At time of writing, an outbreak of acute hepatitis of unknown origin in children has reached 228 cases across 20 countries globally. The UK has by far the greatest incidence, with 145 patients affected since January. This is either because we’re the disease epicentre, or our surveillance and reporting systems are picking up cases that are going unnoticed elsewhere in the world.
The illness appears severe, though there could be milder cases that aren’t getting diagnosed. There has been one confirmed death (not in the UK) and 17 liver transplants. Most cases are in under-fives, but children of all ages have been affected. The cause is unknown but the relative prominence being given to differing theories speaks to the biases and anxieties of those charged with investigating such things.
The front-runner, according to the UK Health Security Agency and the US Centers for Disease Control, is a usually trivial pathogen called adenovirus 41. It’s the commonest infectious agent being isolated by the batteries of tests performed on each hepatitis patient. Equally, it is not being detected universally, being found in 75 per cent of the English case series and fewer than 50 per cent of those in Scotland. Various other pathogens, including Covid, have been picked up by the blanket testing regimes, albeit in lower percentages of cases.
Is adenovirus 41 the culprit? That certainly seems to have morphed from hypothesis to assumption in studies in both the US and France, where isolation of adenovirus 41 is required for a patient to be included in the analyses. The obvious problem with this approach is that if the presence of adenovirus 41 is merely incidental, the research is going to screen out many otherwise eligible cases.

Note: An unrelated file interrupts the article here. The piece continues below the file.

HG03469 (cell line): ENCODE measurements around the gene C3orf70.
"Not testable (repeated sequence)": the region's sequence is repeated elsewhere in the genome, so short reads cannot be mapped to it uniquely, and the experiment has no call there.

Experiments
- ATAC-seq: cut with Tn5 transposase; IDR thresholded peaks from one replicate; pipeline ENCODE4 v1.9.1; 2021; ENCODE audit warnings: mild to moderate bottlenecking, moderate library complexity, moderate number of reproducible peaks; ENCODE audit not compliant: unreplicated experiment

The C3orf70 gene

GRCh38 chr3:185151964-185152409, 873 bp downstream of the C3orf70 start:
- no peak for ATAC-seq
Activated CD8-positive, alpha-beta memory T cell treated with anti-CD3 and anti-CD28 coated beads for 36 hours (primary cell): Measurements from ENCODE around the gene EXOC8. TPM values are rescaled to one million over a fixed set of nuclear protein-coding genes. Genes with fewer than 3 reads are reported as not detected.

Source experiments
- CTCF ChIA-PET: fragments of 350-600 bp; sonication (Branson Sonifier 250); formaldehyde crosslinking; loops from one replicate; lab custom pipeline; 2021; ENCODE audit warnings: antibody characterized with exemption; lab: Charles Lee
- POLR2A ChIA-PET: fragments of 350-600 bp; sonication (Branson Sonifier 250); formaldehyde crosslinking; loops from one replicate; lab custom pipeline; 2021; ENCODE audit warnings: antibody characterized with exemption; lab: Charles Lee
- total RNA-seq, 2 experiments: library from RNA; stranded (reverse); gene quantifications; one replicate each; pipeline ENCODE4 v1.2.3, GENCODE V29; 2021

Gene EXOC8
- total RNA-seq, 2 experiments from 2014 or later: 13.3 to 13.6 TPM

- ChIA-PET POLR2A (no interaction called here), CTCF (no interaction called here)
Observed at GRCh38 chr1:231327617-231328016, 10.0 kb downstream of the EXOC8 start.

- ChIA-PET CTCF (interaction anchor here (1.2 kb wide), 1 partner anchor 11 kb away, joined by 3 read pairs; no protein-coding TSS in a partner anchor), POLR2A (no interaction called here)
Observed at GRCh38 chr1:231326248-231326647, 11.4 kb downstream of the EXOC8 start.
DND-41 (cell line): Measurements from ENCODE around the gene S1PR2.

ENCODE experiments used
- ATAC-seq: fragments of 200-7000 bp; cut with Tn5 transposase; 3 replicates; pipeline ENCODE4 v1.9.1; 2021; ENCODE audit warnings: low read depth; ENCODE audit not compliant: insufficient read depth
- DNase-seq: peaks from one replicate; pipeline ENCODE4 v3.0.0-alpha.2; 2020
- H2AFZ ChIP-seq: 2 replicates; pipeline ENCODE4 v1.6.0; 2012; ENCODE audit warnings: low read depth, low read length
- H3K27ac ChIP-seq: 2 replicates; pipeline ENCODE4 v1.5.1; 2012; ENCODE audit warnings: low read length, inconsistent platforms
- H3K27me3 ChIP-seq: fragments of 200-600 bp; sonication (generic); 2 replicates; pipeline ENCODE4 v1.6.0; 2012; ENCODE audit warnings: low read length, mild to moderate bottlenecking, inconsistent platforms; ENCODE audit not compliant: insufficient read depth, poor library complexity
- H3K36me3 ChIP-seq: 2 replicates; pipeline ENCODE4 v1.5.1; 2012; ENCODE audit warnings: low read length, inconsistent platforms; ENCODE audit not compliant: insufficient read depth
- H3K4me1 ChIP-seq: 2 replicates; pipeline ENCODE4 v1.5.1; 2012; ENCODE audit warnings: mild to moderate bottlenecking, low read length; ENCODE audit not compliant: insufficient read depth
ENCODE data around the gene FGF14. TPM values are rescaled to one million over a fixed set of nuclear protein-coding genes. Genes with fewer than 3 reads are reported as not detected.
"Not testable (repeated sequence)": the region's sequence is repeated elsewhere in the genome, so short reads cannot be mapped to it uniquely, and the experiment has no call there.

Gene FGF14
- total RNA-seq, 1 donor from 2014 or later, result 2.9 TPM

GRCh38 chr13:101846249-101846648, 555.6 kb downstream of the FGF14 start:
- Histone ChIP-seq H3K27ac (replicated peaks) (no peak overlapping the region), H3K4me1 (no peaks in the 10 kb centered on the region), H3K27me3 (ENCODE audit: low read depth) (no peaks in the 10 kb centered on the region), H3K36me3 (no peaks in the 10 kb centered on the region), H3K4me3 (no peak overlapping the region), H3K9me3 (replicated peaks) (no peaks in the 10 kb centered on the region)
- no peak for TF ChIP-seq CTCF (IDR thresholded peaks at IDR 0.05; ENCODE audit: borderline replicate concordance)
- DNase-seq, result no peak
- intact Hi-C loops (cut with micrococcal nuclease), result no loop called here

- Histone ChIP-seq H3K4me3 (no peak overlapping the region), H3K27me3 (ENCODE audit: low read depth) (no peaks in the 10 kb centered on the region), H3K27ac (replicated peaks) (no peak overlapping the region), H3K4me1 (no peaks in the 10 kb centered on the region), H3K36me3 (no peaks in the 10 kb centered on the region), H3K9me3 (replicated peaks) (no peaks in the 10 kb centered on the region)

Why else would adenovirus 41 be found in such a lot of the affected children? It could reflect high community prevalence, or viral persistence from past infection. And there are a lot of arguments against its being responsible. Adenoviruses aren’t known to cause hepatitis in children with normal immune systems, and none of the reported cases has been in immunocompromised patients. Where adenoviral hepatitis does occur in chemotherapy or transplant patients, the illness typically features a high fever, and characteristic cell changes are seen on liver biopsy; neither is reported currently.
Lockdown is being mooted as a possible explanation, the idea being that lack of exposure to germs, caused by constrained social mixing, has weakened healthy children’s immune systems. This strains credibility for me. Release from lockdown has certainly led to rebound waves of common infections such as bronchiolitis but, while prevalence has been markedly different, virulence has been unchanged. Were adenovirus 41 capable of causing acute hepatitis purely because of the immune immaturity of a child, we should have seen sporadic cases in the very young in the past. Alternatively, the 41 subtype might have acquired mutations that endow it with enhanced pathogenicity.
Covid is a possibility, but that’s being played down, probably because it would be politically problematic in countries like the UK that have let the virus run free. India’s huge second wave, caused by the Delta variant, generated multiple cases of Covid-associated hepatitis in children. Most were transient and mild, but a minority were part of a severe inflammatory reaction affecting multiple organs that had high mortality. So, Covid has form. It is possible that BA.2, the Omicron variant rampant in the UK over the past few months, could on rare occasions trigger inflammation in children’s livers.
There are numerous other possibilities, including non-infectious causes (cases thus far haven’t clustered in the way that infections usually do). What about a problem with a recent batch of a popular processed food? Minds need to be kept open at this stage. Virtually the only thing we can rule out is Covid vaccination: none of the affected UK children had been eligible to be immunised.
This article appears in the 11 May 2022 issue of the New Statesman, Stalling Starmer